Elementary Engineered for Speed: Fifth Grade Race Car Project

More than 300 Lakeville Area fifth graders are building race cars and learning about the automotive industry through an Elementary Engineered for Speed STEM project. Christina Huddleston, Eastview, and Lakeview Elementary Schools are participating. The project was made possible through a $1,000 grant from Specialty Equipment Market Association (SEMA) and partnerships with Lakeville South High School and local business, QA1.

Engineered for Speed 2The students were able to choose from three small wooden car designs: a speedy muscle car, a compact car, and a pickup truck. Students in the Lakeville South STEM Academy laser cut all the parts for the vehicles. The fifth graders then assembled the cars in their classrooms.

Some fifth graders used a 3D design software called Tinkercad to design extra parts for the race cars, such as spoilers. Employees from QA1, which is an industry leader specializing in parts for the racing market, helped the students design parts for their cars. Lakeville South STEM Academy students 3D-printed the parts the fifth graders designed.

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After some testing and modifying, the students will now send the cars down the race track. They will compete to see whose car can go the fastest and furthest down the track. Eastview Elementary School will hold its Race Day on May 30 at 2 p.m. Lakeview Elementary School’s Race Day will be June 3 at 9:15 a.m. Finally, Christina Huddleston Elementary School’s Race Day will be held June 4 at 9 a.m.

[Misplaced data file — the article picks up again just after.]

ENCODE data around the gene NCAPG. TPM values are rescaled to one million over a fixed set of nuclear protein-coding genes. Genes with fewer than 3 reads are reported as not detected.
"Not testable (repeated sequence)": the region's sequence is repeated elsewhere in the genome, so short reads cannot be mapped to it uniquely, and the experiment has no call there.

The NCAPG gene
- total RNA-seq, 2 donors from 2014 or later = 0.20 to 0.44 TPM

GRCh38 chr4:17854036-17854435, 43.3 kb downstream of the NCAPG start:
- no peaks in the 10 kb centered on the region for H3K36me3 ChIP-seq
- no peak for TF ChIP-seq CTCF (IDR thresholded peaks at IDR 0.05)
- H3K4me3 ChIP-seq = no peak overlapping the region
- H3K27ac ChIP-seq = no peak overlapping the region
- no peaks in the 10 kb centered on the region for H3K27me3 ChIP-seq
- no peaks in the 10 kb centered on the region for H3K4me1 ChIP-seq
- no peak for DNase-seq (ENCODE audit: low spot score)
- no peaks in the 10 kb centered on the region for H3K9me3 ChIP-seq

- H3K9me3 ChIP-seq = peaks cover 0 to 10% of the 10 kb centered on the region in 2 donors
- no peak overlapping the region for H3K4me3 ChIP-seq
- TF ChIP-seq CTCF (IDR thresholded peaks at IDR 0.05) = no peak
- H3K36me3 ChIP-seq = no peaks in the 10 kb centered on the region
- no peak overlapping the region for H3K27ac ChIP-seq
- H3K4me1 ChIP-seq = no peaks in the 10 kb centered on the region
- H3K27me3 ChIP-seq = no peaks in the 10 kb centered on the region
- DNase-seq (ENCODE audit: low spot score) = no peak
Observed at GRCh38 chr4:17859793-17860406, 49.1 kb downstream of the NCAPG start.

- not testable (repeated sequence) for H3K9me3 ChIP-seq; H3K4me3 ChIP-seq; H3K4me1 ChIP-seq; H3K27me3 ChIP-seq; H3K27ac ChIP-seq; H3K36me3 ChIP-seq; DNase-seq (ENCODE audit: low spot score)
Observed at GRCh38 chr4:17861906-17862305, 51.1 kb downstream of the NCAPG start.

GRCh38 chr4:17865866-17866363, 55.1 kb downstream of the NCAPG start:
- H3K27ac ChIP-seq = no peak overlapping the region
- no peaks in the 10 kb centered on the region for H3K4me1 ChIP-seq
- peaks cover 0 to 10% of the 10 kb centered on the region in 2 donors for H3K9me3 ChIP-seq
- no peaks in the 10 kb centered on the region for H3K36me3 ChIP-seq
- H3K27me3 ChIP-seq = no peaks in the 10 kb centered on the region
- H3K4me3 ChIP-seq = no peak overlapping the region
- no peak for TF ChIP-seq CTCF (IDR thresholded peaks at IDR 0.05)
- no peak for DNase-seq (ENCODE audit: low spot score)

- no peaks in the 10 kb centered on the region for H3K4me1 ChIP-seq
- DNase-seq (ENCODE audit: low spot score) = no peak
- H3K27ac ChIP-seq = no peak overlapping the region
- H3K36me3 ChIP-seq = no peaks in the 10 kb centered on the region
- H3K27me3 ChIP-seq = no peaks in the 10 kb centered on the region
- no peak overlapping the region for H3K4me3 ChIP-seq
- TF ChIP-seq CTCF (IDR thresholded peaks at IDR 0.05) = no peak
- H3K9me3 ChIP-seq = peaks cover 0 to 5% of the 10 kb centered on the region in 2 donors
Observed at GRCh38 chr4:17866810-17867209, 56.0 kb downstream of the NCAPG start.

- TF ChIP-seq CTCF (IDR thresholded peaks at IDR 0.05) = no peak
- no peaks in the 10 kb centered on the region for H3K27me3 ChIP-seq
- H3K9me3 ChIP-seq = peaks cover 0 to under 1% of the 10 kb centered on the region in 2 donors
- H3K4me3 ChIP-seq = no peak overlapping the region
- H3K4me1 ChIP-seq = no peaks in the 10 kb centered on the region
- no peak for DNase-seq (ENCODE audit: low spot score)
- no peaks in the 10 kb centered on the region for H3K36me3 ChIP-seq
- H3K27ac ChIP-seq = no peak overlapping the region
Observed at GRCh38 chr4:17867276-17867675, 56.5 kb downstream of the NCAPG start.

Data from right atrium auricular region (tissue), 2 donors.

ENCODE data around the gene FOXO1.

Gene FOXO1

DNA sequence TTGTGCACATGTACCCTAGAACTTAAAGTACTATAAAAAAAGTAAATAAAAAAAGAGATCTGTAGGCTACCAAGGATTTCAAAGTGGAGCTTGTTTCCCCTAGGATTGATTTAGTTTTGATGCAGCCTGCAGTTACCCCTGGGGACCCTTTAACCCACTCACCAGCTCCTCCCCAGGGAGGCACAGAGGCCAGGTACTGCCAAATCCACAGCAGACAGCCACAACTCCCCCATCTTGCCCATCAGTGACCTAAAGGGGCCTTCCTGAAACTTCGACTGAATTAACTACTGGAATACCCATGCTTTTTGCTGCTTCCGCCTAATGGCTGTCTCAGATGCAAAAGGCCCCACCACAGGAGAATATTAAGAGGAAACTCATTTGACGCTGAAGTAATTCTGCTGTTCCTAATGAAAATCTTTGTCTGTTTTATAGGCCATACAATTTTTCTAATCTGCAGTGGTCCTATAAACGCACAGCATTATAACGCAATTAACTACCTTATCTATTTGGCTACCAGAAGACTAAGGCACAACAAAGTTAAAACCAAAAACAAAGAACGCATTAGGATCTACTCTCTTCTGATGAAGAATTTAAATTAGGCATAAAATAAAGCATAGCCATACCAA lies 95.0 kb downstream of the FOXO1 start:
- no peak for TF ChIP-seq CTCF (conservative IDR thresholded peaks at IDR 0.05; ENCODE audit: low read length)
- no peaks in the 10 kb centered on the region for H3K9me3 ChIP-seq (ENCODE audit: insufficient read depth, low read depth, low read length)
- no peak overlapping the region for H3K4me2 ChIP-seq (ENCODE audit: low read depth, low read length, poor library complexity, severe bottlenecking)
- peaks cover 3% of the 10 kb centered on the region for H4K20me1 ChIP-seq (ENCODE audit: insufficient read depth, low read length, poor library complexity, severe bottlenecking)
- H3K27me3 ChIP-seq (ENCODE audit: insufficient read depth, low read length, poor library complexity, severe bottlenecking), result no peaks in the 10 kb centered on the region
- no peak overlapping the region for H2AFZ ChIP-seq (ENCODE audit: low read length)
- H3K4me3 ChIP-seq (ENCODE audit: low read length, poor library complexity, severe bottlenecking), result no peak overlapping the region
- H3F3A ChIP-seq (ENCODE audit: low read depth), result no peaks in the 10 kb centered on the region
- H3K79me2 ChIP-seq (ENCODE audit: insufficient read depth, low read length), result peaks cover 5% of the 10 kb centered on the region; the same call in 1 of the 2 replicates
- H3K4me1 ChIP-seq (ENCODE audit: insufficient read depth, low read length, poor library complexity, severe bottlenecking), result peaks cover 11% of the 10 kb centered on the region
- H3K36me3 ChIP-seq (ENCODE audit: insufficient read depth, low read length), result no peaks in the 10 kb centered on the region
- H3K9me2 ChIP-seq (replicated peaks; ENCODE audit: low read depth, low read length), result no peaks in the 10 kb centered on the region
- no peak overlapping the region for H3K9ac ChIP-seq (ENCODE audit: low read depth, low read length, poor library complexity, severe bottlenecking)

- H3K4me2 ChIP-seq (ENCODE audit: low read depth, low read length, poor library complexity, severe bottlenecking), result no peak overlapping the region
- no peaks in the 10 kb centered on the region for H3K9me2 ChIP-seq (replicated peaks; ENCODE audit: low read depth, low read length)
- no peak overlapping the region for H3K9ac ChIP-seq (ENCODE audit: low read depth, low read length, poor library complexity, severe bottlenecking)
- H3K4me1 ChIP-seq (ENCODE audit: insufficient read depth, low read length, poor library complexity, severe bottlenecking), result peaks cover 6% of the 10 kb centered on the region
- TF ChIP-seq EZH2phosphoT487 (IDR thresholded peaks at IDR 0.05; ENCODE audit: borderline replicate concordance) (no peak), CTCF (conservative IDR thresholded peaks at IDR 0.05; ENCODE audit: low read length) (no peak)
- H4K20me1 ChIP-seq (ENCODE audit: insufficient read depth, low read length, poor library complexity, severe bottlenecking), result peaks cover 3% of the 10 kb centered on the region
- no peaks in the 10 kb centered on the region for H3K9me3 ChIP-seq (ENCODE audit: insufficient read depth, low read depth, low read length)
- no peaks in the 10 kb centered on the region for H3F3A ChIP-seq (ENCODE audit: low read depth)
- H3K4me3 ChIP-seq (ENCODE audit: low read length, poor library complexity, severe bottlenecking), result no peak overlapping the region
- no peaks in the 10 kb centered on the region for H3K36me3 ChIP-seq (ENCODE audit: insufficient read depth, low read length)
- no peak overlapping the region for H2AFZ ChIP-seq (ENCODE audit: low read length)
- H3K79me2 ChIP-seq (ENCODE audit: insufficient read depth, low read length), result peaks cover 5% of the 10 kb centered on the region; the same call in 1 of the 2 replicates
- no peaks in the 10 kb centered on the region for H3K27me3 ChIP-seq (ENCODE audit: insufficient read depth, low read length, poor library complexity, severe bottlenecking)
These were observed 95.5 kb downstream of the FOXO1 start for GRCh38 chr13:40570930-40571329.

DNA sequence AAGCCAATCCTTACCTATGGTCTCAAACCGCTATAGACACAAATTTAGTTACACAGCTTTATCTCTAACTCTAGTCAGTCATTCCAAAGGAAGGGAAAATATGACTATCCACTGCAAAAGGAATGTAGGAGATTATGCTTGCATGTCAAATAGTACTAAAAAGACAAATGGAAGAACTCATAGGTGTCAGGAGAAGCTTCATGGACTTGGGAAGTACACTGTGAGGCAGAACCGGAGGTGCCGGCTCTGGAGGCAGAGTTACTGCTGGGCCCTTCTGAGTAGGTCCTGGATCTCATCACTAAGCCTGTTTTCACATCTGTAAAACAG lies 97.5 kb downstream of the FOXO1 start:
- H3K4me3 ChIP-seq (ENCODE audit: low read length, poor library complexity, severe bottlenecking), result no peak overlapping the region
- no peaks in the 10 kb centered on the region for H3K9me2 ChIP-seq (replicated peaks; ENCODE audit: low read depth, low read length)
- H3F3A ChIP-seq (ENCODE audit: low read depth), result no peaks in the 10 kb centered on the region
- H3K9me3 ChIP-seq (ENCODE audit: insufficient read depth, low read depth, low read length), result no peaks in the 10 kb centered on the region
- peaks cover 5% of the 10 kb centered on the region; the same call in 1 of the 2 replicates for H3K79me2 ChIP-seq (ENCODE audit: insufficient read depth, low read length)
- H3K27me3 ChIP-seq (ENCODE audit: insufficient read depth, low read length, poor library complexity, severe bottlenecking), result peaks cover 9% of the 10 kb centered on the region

Engineered for Speed 1The students will also have the opportunity to show off their creations to everyone in Lakeville during the Pan-O-Prog Car Show in Downtown Lakeville on July 13. They will be on display at the QA1 booth from 1-4 p.m.

From start to finish, Elementary Engineered for Speed is student focused, community connected. It’s designed to give students exposure to the automotive industry and engineering careers at a young age and increase their learning with the help of local industry experts. Lessons students can take away from the project include deductive reasoning, engineering design, aerodynamics, critical & creative thinking, and collaborated communication.

In the future, Lakeville Area Schools hopes to expand this project to all eight elementary schools.

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